If the ontrack() event is not being called on Safari with a Go-based WebRTC peer, there are a few potential reasons for this issue. The ontrack() event is fired when a new media track is received from a remote peer, and it's crucial for handling remote media streams in WebRTC. Here are some things to check and possible solutions:

  1. Safari Compatibility:

    • First, ensure that your version of Safari supports the WebRTC API and ontrack() event. As of my last update in September 2021, Safari had partial support for WebRTC, and some features might not be fully compatible. Check the latest Safari documentation and WebRTC compatibility table to see if ontrack() is supported.
  2. AddTrack vs. ontrack():

    • In WebRTC, there are two ways to handle remote media tracks: using addTrack() or ontrack().
    • In Go-based WebRTC peers, make sure you are correctly using ontrack() on the receiving end. If the Go peer is not correctly invoking ontrack() when receiving remote tracks, it won't trigger the event on the JavaScript side.
  3. RTCPeerConnection Configuration:

    • Check the configuration of your RTCPeerConnection on both the Go and JavaScript sides. Ensure that the negotiation is correctly set up to establish the media connection.
    • Verify that you are using the same RTCPeerConnection configuration on both ends to ensure compatibility.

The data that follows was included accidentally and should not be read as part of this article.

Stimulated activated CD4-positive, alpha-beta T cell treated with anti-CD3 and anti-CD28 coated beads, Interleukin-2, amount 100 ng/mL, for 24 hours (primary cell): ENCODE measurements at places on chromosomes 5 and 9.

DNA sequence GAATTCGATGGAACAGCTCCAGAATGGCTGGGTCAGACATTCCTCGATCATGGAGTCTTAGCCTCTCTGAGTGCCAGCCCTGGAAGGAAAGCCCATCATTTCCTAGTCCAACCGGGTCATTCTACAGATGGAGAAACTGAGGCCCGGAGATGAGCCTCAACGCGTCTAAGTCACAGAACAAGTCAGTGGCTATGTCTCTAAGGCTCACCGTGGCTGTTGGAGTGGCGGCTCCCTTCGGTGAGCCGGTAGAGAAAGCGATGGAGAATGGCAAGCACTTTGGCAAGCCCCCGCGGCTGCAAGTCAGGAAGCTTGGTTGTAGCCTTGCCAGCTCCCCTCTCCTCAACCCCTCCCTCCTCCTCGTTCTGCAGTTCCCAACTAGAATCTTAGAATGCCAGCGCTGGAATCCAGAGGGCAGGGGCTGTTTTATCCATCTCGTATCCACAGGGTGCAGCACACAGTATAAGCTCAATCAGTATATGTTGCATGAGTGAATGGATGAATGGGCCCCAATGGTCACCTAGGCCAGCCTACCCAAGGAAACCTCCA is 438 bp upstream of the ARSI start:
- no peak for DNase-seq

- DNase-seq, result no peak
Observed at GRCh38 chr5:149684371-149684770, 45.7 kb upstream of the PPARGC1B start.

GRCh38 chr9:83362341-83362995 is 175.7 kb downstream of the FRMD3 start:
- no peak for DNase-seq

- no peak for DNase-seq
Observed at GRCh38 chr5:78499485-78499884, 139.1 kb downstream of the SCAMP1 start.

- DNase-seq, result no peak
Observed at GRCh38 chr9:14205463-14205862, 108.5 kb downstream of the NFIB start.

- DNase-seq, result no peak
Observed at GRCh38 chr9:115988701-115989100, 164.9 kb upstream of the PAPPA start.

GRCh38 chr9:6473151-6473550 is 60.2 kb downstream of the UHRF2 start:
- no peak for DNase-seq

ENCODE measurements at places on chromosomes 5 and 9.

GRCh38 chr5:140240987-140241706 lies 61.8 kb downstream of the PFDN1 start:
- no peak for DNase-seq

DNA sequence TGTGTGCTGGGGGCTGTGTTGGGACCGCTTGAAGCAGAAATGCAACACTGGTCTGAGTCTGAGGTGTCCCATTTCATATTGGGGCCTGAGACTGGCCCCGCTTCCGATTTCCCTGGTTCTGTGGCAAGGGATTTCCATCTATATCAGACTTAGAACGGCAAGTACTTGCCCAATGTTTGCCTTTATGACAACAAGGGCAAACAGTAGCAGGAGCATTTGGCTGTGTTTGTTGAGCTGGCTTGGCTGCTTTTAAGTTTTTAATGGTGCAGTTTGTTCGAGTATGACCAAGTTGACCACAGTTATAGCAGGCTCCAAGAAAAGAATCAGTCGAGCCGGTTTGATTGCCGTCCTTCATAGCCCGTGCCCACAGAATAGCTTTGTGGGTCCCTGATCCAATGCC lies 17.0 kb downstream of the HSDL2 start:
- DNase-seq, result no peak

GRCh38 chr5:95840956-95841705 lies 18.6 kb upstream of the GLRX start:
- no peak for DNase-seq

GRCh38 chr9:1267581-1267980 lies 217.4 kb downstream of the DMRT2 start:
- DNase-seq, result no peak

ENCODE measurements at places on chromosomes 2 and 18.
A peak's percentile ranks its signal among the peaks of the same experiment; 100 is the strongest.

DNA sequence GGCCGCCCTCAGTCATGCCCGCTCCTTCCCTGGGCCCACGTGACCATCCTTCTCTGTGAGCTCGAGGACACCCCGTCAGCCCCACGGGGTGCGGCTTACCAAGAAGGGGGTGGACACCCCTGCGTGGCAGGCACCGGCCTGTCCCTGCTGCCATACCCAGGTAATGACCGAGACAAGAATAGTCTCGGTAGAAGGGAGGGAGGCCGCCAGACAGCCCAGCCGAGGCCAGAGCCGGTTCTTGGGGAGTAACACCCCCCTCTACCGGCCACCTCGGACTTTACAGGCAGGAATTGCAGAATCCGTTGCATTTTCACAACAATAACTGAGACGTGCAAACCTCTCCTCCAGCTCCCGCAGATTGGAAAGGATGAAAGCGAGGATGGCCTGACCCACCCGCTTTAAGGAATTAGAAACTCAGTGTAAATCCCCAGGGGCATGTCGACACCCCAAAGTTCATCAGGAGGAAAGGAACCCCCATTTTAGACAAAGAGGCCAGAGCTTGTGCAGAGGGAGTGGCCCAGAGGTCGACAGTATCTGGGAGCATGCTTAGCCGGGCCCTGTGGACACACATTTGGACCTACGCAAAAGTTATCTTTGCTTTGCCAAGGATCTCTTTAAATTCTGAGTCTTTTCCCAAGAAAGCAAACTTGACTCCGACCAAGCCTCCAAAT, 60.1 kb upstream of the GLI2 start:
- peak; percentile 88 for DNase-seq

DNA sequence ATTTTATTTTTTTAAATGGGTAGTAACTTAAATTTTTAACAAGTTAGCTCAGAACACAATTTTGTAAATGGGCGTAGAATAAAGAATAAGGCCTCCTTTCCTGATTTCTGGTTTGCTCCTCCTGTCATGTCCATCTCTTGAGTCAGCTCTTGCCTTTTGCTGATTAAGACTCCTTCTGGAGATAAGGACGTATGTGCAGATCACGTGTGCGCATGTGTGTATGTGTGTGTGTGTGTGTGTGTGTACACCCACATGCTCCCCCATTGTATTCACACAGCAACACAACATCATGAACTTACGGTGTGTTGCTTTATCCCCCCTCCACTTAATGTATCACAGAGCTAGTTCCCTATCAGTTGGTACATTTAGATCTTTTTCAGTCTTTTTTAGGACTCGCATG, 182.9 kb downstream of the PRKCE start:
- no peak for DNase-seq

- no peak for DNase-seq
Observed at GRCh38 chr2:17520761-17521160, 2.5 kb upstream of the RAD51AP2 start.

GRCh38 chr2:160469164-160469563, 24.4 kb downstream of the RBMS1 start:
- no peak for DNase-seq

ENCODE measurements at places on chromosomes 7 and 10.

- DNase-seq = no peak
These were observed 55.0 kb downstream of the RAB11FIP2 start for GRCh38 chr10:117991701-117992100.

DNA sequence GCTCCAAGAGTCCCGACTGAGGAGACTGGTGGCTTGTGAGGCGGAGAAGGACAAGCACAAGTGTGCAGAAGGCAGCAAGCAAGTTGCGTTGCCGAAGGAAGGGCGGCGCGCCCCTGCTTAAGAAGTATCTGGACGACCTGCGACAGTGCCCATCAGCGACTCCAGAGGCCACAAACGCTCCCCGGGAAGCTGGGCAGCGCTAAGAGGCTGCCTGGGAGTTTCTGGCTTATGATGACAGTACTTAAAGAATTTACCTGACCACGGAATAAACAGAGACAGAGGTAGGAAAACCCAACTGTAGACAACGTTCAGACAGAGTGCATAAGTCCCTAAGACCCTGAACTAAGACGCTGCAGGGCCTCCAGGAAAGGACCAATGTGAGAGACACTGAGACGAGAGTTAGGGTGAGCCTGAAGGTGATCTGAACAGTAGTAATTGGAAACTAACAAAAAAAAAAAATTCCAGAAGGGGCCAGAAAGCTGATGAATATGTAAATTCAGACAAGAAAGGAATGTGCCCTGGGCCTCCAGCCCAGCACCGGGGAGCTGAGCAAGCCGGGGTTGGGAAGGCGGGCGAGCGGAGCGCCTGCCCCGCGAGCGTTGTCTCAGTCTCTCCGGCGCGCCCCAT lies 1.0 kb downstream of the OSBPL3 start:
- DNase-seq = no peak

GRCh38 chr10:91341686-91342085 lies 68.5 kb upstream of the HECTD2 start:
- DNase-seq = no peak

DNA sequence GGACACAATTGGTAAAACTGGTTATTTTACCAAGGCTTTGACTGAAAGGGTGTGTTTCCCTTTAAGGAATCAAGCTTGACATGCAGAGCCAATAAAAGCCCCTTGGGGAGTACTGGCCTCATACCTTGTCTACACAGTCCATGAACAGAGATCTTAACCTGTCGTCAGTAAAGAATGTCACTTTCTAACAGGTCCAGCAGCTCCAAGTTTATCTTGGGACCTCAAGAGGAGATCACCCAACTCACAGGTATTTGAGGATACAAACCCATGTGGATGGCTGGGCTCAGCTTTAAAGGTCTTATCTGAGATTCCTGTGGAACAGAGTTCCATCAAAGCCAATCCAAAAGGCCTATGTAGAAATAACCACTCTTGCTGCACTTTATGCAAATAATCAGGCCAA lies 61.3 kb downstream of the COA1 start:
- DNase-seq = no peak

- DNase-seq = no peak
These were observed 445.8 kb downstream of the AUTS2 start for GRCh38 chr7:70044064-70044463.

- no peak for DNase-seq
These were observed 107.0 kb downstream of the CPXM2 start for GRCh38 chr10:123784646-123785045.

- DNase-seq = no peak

4. ICE Servers:

    • Make sure you have correctly configured ICE servers for NAT traversal. Lack of ICE servers or misconfiguration might cause connection issues on certain networks or browsers.
  5. WebRTC SDP Compatibility:

    • Ensure that the SDP (Session Description Protocol) generated by the Go-based peer is fully compatible with Safari's implementation of WebRTC.
    • Check for any codec or encryption-related compatibility issues that might prevent the media tracks from being received correctly.
  6. Logging and Debugging:

    • Add logging statements to both the Go and JavaScript code to track the flow of data and verify where the issue might be occurring.
    • Use browser developer tools to inspect network traffic and examine the SDP and ICE exchange between the peers.
  7. Third-Party Libraries:

    • If you are using any third-party libraries or wrappers around the Go WebRTC implementation, ensure they are up to date and don't introduce any incompatibilities.
  8. Browser Permissions:

    • Check if your Safari browser is blocking permissions for camera and microphone access. Without these permissions, Safari won't trigger the ontrack() event.

Remember that WebRTC implementations and browser support can evolve over time, so always refer to the latest documentation and compatibility charts for the most accurate information. If you can provide more details or code snippets, it will be easier to pinpoint the specific issue you are facing and provide a more targeted solution.

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